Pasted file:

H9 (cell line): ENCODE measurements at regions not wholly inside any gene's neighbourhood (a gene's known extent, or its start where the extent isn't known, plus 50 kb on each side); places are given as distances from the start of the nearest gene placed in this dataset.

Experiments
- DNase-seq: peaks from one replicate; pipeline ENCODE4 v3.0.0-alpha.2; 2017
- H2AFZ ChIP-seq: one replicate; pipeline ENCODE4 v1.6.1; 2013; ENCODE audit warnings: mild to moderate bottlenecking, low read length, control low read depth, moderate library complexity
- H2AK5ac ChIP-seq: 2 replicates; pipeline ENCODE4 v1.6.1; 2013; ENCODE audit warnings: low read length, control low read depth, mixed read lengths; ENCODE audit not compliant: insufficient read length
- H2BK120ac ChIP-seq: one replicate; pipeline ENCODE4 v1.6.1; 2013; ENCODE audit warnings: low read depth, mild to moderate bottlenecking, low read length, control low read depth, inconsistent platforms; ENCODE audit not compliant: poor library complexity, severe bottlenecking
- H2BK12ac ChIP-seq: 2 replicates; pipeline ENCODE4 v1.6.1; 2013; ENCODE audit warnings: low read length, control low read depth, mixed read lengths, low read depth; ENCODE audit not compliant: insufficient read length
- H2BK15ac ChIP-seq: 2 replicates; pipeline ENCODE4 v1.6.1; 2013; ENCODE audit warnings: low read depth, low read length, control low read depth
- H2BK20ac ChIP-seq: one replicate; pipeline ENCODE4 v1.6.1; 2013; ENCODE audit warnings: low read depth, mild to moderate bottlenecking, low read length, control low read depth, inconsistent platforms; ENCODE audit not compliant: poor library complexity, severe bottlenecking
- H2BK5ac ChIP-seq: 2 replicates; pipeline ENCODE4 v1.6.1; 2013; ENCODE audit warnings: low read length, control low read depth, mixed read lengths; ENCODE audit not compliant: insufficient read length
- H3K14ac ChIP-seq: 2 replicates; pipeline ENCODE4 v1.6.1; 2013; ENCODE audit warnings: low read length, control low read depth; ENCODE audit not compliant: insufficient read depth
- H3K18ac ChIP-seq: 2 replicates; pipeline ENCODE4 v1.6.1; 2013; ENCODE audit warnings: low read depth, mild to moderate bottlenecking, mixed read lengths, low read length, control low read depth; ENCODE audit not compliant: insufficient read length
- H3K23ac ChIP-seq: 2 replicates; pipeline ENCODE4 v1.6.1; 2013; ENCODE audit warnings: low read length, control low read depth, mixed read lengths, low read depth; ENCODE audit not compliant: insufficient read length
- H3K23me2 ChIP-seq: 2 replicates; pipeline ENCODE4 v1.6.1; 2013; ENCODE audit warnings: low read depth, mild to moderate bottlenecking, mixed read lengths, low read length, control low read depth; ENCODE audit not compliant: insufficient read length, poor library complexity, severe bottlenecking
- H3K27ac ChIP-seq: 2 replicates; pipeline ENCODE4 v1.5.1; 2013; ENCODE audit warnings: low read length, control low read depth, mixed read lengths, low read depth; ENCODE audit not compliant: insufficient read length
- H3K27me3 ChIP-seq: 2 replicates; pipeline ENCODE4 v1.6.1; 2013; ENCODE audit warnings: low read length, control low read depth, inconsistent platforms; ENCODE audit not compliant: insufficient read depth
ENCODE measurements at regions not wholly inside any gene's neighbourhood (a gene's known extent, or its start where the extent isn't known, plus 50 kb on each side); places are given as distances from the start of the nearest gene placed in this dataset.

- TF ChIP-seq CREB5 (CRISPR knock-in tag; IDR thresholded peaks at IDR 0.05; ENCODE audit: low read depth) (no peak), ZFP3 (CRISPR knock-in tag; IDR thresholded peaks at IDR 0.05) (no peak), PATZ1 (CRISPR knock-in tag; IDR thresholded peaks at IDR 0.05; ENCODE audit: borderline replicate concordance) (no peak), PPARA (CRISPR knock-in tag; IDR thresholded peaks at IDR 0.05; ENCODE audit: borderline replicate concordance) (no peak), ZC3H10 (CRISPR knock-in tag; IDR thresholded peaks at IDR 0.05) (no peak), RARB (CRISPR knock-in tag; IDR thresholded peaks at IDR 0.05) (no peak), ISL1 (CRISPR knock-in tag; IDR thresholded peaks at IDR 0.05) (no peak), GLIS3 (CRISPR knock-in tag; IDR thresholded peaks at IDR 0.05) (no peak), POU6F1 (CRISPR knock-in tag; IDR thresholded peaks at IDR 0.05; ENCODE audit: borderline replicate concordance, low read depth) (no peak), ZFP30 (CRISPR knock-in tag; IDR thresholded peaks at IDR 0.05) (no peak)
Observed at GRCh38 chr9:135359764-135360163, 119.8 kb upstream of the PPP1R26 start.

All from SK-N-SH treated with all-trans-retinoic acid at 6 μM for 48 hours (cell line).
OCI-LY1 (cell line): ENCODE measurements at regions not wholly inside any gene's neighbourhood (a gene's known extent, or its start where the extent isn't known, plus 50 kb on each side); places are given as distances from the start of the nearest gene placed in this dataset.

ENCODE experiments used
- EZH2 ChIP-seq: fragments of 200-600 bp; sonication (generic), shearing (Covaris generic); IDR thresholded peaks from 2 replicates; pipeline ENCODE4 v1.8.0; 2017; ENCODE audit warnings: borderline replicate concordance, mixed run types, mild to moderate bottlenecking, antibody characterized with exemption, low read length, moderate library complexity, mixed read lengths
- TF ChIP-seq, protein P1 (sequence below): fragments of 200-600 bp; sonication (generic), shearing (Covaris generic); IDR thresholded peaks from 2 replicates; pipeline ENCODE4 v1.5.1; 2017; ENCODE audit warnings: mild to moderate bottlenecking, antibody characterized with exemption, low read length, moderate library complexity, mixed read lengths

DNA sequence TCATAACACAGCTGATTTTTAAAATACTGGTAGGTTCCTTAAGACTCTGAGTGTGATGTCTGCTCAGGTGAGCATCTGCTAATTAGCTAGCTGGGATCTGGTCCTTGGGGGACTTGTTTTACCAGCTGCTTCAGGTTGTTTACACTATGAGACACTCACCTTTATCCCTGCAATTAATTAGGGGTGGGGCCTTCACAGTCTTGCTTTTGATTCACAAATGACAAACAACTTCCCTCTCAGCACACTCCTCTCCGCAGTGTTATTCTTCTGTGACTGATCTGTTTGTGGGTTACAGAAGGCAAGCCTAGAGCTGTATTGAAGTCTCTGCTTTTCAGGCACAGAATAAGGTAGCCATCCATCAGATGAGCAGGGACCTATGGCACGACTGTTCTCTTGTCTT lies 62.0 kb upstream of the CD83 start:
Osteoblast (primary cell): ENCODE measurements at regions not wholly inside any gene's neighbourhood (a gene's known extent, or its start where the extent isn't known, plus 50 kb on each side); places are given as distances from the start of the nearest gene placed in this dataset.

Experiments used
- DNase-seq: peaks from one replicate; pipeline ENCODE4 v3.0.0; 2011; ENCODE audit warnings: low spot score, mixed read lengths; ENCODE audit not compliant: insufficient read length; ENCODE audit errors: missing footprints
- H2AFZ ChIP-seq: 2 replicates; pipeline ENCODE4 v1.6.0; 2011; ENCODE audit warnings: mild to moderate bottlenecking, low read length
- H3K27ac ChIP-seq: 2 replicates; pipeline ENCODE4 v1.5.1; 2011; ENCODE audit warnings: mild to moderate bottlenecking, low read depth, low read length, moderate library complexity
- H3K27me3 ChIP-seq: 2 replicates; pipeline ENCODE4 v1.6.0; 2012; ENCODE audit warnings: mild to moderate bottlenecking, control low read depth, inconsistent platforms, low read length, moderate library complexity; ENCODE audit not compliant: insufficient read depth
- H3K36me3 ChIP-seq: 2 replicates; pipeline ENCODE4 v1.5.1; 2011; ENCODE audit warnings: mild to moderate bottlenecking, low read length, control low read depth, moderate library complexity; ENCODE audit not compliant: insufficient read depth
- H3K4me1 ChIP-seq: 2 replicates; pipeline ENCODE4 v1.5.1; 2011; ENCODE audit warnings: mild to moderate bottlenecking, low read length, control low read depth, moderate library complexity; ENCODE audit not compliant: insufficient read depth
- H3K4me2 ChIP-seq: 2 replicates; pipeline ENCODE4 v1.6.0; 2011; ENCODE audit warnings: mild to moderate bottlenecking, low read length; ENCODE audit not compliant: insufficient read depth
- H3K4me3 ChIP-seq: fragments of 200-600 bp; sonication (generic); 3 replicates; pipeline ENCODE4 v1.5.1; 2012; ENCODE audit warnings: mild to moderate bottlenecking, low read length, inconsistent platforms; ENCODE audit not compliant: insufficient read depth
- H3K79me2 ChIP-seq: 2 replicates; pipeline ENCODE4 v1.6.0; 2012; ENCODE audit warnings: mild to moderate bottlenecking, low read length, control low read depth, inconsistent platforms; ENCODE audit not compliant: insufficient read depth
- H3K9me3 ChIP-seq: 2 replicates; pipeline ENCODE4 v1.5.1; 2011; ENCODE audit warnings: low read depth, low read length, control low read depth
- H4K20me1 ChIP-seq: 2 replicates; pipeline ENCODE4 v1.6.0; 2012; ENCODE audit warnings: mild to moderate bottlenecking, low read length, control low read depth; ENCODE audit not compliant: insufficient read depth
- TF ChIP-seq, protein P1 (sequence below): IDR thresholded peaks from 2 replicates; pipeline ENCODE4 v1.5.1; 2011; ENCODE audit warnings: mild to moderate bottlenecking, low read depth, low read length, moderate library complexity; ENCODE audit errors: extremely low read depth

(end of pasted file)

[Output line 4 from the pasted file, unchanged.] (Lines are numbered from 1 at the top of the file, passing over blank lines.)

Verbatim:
- H2AFZ ChIP-seq: one replicate; pipeline ENCODE4 v1.6.1; 2013; ENCODE audit warnings: mild to moderate bottlenecking, low read length, control low read depth, moderate library complexity